Listen carefully and you can almost hear the drumroll building from the west coast. In just over two weeks, Scotland’s biggest city will be hosting the 14th Glasgow Film Festival, which has grown from just 6,000 attendees in 2005 to one of the three largest film galas in the UK today.
As every year, the organisers have pulled out all the stops to serve up a bumper programme of great cinema from all over the world, including some incredible special events and a plethora of engaging Q and A’s with directors and stars after the screenings. In anticipation of the cinematic feast, our writers have handpicked the films and threads they’re most looking forward to checking out in a fortnight’s time.
Agnès Varda, the female pioneer of French cinema, aged 89, is back, collaborating for the first time with young photographer JR in Faces Places, a documentary about creating mural images out of ordinary people. The pair take the side roads to small French towns in a camera-van (a mobile photo booth), stopping wherever they feel to shoot individuals and let them speak their minds spontaneously. It is always exciting to watch great artists at work, and I expect a funny, humanist, and poetic study of faces and places.
The Crossing the Line strand has a vibrant and eclectic mix of experimental films, artist moving-image work and boundary-pushing cinema. Every year the Glasgow Film Festival presents the Margaret Tait Award, which is given to an artist who works in experimental film. The winner in 2017 was Sarah Forrest and she will be screening a new work on Monday 26 February and also a short selection of her previous films, during the Margaret Tait Contextual Screening – Recital event on Thursday 22 February.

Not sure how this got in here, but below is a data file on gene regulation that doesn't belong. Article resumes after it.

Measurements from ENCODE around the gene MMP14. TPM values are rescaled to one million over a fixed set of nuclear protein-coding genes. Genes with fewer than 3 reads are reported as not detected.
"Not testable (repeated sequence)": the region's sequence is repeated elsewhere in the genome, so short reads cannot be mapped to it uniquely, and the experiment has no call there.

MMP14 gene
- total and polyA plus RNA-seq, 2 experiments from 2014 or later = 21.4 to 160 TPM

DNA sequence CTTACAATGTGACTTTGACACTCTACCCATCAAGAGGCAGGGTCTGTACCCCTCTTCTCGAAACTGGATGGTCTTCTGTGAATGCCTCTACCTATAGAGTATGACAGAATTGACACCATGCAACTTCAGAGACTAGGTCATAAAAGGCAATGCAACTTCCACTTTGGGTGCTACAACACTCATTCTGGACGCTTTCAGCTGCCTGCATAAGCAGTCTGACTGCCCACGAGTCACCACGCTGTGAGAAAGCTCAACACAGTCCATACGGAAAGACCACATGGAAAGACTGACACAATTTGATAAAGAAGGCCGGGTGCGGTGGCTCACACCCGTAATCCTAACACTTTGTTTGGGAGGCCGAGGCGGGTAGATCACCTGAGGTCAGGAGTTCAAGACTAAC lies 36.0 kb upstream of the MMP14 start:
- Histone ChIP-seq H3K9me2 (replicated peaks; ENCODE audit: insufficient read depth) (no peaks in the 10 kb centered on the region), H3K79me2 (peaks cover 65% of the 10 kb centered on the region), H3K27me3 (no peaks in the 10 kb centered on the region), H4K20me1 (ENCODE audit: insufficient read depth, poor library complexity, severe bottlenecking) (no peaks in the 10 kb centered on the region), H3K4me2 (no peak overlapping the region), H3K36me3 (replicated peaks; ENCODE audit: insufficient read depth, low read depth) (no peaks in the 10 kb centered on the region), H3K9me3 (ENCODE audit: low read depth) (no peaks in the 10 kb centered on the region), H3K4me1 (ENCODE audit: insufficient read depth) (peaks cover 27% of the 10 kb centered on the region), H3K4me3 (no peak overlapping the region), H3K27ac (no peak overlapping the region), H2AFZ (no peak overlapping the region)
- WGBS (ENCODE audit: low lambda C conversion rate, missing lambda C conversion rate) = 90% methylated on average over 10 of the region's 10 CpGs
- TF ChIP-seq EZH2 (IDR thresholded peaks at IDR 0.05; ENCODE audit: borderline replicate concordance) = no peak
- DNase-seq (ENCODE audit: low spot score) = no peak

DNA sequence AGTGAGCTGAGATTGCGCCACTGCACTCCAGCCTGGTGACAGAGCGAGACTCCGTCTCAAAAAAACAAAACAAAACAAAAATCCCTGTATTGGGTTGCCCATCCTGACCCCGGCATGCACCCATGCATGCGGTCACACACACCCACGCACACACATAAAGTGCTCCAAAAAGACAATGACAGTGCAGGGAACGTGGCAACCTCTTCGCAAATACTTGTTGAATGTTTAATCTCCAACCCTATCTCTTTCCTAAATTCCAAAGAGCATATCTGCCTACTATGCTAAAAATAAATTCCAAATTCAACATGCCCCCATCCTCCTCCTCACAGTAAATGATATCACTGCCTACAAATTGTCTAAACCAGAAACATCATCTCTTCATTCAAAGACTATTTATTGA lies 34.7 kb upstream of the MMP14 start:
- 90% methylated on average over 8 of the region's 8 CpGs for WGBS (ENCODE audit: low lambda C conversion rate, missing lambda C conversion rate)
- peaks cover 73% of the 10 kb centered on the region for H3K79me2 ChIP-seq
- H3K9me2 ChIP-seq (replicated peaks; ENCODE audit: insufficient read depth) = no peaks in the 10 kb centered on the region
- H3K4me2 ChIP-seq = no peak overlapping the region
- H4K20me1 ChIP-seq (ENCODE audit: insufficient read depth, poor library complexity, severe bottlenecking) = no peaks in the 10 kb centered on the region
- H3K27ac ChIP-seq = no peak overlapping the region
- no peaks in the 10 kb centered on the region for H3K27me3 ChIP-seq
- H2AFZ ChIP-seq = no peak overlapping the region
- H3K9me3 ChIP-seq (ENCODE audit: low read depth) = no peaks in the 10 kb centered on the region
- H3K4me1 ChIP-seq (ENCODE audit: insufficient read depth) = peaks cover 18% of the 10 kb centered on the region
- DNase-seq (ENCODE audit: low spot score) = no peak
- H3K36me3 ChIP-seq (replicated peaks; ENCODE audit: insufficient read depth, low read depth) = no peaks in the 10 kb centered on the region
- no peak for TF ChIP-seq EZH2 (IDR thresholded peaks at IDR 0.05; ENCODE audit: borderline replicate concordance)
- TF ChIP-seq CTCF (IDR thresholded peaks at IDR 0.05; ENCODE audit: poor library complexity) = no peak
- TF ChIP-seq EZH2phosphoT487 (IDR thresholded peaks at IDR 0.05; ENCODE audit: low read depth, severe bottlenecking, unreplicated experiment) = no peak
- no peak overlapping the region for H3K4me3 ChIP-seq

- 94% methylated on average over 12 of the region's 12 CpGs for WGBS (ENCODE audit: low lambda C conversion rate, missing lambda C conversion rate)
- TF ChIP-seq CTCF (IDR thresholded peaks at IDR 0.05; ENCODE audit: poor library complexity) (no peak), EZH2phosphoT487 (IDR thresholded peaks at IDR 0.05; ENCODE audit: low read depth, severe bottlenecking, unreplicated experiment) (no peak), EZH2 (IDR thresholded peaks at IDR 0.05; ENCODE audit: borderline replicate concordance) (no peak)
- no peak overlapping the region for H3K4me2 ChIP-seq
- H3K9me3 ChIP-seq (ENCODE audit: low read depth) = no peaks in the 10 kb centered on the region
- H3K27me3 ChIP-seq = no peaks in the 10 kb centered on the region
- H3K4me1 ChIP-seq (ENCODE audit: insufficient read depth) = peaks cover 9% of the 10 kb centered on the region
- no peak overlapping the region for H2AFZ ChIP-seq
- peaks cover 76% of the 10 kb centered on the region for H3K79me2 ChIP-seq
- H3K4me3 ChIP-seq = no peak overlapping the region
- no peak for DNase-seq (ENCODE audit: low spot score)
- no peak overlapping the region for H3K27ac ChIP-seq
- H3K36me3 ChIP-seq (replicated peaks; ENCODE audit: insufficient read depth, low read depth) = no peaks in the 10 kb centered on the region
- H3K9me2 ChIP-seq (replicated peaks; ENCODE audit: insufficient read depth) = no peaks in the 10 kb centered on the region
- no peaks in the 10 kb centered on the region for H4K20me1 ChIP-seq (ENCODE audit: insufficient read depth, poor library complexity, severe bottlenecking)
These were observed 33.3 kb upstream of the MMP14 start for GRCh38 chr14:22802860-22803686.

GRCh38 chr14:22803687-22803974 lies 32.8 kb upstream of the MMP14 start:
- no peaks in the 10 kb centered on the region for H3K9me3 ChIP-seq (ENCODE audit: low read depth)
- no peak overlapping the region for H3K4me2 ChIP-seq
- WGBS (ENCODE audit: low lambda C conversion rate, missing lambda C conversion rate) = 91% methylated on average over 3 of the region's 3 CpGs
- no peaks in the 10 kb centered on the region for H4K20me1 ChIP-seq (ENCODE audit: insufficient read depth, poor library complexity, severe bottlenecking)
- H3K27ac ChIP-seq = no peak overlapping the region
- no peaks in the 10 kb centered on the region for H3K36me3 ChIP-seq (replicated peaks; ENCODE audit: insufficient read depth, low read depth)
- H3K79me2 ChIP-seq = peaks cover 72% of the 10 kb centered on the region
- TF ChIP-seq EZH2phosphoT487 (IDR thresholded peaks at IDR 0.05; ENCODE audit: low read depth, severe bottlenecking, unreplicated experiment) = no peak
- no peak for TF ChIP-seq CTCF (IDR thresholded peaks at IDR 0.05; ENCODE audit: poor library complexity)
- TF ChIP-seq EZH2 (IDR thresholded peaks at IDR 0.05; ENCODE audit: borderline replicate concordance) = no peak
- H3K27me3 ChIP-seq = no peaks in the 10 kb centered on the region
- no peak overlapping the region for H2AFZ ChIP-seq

Actress Karen Gillan has written and directed her own feature film, The Party’s Just Beginning, and it will be making its world premiere at this year’s Glasgow Film Festival. The Scottish star will also be in town to promote the film, billed as “a fiercely honest tail of loss, grief and survivor’s guilt”. I’m looking forward to seeing what the new director has to offer as well as the chance to spot some familiar locations – much of the filming took place here in Glasgow.
GFF18 is a particularly strong festival, but above all I’m excited about The Unfilmables at St Luke’s. The thought of Mica Levi and Wrangler scoring two “films that never were” as part of a live event is simply irresistible. 120 BPM and Love, Simon are two queer films I’m also looking forward to seeing; the latter will be particularly refreshing as it’s an LGBT film that doesn’t originate from Hollywood.